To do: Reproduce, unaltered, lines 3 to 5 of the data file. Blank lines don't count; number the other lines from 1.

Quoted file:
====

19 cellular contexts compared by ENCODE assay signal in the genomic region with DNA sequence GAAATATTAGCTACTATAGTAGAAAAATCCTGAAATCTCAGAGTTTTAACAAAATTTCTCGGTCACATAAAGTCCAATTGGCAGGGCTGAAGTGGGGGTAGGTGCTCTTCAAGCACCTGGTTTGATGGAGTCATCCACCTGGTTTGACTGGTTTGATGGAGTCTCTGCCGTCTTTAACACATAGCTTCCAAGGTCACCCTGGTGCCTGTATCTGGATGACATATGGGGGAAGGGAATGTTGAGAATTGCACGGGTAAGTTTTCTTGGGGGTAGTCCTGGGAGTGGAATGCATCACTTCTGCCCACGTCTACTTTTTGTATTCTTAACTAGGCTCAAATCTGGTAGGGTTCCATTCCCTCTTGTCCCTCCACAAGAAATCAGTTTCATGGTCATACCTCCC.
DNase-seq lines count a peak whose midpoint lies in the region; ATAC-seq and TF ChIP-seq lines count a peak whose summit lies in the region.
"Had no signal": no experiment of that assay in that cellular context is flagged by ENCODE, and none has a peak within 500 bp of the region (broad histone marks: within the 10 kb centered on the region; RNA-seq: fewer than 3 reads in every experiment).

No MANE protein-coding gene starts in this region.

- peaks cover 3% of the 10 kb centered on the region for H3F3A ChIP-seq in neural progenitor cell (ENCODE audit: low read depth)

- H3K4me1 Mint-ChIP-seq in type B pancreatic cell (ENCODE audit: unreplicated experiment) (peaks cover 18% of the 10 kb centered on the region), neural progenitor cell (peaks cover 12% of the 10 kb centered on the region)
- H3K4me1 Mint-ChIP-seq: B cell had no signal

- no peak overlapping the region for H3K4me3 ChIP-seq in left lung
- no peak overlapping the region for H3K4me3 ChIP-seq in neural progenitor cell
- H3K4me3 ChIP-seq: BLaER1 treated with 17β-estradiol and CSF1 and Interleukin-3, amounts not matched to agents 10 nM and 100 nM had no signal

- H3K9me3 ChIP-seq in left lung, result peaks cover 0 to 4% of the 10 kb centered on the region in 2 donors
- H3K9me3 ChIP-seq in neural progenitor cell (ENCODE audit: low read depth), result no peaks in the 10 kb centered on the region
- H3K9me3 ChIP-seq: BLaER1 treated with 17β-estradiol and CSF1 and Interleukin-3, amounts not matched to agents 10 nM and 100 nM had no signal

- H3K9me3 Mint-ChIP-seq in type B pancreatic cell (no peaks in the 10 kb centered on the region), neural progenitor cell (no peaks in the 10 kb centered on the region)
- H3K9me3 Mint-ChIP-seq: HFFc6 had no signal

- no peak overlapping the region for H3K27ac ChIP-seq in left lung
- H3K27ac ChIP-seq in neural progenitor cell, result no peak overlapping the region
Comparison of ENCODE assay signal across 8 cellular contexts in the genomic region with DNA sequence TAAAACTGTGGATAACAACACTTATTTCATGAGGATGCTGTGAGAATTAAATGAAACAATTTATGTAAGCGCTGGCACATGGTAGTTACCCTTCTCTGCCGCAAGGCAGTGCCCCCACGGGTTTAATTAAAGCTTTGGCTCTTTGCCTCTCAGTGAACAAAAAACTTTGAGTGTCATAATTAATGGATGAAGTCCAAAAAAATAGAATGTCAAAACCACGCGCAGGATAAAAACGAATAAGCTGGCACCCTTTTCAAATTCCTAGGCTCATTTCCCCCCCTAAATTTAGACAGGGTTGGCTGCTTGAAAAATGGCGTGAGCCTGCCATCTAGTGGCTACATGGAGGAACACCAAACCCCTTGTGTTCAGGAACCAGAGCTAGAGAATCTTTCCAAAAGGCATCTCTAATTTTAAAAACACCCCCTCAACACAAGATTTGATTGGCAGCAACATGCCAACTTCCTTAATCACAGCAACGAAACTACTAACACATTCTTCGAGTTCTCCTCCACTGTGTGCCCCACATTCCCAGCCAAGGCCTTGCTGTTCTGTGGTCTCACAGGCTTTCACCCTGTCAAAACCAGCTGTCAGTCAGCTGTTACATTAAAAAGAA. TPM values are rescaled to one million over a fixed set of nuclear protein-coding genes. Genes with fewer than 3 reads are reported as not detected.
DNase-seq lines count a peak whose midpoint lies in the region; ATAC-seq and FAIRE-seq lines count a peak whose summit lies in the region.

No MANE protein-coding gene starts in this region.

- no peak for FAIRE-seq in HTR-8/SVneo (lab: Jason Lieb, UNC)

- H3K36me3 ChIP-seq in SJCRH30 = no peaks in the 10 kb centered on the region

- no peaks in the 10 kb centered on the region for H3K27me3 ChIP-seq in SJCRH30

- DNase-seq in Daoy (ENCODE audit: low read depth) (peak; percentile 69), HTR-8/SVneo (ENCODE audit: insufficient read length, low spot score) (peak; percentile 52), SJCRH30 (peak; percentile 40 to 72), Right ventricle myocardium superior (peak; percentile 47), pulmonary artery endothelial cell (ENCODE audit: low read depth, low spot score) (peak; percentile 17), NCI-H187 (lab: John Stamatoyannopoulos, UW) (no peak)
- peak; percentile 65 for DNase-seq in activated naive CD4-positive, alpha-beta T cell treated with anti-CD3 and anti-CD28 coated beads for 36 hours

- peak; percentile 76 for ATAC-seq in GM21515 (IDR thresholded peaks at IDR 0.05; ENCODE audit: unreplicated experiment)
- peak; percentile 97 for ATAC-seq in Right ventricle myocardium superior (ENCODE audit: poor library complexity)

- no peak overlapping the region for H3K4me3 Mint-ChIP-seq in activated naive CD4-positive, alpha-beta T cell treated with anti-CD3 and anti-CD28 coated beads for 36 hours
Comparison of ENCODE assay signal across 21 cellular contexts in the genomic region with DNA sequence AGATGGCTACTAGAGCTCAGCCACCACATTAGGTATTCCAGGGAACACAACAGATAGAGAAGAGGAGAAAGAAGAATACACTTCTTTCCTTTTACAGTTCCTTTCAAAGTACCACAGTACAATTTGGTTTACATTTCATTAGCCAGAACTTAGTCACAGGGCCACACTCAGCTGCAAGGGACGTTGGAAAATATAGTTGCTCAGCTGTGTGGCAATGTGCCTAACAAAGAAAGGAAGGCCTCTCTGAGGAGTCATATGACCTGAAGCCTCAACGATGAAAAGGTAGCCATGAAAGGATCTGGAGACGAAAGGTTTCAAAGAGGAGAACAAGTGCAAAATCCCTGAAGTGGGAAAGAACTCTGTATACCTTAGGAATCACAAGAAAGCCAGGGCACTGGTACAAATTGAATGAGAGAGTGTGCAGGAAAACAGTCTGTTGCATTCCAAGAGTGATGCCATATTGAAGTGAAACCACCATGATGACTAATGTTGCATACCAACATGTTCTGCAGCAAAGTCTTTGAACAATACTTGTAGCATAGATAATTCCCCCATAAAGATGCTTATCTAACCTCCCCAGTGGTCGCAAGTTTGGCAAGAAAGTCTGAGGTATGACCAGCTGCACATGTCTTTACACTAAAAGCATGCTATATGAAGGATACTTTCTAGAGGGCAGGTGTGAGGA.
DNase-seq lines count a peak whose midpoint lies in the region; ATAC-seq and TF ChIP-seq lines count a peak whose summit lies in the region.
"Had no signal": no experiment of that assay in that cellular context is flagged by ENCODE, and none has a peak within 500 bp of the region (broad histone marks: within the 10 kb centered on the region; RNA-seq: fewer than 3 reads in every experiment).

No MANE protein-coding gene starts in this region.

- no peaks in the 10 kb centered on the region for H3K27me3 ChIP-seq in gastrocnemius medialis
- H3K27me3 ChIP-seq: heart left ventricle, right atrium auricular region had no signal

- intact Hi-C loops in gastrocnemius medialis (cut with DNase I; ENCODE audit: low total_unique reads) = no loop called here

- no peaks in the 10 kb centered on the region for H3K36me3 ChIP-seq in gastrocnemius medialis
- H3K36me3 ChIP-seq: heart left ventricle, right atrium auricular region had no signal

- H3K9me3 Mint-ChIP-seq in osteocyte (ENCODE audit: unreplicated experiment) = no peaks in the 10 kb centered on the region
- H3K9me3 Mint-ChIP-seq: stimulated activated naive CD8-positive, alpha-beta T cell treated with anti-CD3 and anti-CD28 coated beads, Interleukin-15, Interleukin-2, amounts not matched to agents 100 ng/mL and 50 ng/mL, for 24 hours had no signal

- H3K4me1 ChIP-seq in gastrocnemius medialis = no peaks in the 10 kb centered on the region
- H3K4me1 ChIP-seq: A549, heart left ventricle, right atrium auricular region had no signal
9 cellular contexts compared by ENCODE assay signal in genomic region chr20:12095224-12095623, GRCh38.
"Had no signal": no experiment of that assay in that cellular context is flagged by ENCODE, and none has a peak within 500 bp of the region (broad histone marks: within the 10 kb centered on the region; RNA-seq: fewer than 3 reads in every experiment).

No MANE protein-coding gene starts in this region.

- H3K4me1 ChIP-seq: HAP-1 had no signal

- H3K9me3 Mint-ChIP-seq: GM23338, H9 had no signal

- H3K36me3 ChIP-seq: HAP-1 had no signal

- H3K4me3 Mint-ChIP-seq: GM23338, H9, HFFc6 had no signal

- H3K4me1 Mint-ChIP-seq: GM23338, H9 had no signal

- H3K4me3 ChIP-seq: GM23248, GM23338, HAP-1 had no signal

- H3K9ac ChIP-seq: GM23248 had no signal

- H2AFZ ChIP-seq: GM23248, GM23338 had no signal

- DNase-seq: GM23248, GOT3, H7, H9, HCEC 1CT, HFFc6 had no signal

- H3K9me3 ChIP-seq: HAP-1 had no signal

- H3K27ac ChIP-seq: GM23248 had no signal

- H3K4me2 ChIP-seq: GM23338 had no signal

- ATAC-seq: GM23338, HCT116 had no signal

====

"Had no signal": no experiment of that assay in that cellular context is flagged by ENCODE, and none has a peak within 500 bp of the region (broad histone marks: within the 10 kb centered on the region; RNA-seq: fewer than 3 reads in every experiment).

No MANE protein-coding gene starts in this region.

- peaks cover 3% of the 10 kb centered on the region for H3F3A ChIP-seq in neural progenitor cell (ENCODE audit: low read depth)